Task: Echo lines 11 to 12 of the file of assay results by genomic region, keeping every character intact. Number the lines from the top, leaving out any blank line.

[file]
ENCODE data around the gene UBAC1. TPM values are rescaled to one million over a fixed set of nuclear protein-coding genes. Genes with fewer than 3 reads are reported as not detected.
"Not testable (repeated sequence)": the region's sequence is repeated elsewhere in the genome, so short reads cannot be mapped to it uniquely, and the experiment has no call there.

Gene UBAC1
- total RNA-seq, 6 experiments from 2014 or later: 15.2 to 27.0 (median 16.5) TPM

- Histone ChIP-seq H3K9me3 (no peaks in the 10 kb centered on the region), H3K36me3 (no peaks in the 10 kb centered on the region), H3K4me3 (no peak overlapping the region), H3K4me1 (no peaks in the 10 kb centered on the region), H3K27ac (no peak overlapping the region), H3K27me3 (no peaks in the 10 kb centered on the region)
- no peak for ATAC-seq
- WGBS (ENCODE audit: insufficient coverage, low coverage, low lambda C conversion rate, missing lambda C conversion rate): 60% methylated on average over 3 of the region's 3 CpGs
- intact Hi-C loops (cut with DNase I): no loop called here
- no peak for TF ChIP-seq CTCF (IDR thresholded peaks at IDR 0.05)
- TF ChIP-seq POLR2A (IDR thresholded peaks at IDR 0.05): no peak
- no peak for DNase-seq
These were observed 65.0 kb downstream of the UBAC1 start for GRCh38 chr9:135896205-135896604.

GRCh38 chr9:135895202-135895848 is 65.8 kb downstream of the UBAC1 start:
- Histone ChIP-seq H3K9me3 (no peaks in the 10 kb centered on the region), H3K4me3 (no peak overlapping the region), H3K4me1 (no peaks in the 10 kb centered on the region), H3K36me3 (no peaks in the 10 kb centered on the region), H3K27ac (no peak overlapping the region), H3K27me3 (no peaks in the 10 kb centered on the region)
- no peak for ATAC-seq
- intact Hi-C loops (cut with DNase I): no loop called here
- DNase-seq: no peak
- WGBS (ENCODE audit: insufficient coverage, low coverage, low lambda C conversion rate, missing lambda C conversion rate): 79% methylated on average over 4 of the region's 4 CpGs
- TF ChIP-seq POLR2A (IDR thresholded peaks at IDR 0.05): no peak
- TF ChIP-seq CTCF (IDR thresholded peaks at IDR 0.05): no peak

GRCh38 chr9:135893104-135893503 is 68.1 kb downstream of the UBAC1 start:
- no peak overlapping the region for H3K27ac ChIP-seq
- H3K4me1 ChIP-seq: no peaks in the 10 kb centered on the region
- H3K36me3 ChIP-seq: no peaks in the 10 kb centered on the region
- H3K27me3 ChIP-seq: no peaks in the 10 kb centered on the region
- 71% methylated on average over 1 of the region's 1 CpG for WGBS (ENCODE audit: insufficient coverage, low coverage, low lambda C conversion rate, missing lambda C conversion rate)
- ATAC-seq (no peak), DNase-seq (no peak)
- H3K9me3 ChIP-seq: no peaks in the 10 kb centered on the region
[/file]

- no peak for DNase-seq
These were observed 65.0 kb downstream of the UBAC1 start for GRCh38 chr9:135896205-135896604.